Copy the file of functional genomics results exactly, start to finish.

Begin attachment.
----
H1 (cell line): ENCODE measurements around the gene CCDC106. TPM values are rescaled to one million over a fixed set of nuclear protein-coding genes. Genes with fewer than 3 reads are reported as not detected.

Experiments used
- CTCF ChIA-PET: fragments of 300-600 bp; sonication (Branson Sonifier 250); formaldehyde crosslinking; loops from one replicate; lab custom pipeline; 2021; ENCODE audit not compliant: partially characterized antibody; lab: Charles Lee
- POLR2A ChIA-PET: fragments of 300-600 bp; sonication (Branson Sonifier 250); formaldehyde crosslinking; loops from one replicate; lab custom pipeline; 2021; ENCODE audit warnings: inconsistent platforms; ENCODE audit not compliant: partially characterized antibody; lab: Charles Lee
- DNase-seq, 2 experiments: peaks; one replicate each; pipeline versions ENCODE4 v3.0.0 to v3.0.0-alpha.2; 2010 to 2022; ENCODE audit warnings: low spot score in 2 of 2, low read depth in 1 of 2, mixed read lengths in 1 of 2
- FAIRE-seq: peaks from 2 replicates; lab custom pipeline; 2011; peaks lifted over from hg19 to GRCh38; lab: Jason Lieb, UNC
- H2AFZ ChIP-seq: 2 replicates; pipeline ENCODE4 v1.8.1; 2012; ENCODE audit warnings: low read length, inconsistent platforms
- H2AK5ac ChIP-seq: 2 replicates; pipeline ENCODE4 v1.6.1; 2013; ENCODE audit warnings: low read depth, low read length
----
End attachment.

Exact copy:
H1 (cell line): ENCODE measurements around the gene CCDC106. TPM values are rescaled to one million over a fixed set of nuclear protein-coding genes. Genes with fewer than 3 reads are reported as not detected.

Experiments used
- CTCF ChIA-PET: fragments of 300-600 bp; sonication (Branson Sonifier 250); formaldehyde crosslinking; loops from one replicate; lab custom pipeline; 2021; ENCODE audit not compliant: partially characterized antibody; lab: Charles Lee
- POLR2A ChIA-PET: fragments of 300-600 bp; sonication (Branson Sonifier 250); formaldehyde crosslinking; loops from one replicate; lab custom pipeline; 2021; ENCODE audit warnings: inconsistent platforms; ENCODE audit not compliant: partially characterized antibody; lab: Charles Lee
- DNase-seq, 2 experiments: peaks; one replicate each; pipeline versions ENCODE4 v3.0.0 to v3.0.0-alpha.2; 2010 to 2022; ENCODE audit warnings: low spot score in 2 of 2, low read depth in 1 of 2, mixed read lengths in 1 of 2
- FAIRE-seq: peaks from 2 replicates; lab custom pipeline; 2011; peaks lifted over from hg19 to GRCh38; lab: Jason Lieb, UNC
- H2AFZ ChIP-seq: 2 replicates; pipeline ENCODE4 v1.8.1; 2012; ENCODE audit warnings: low read length, inconsistent platforms
- H2AK5ac ChIP-seq: 2 replicates; pipeline ENCODE4 v1.6.1; 2013; ENCODE audit warnings: low read depth, low read length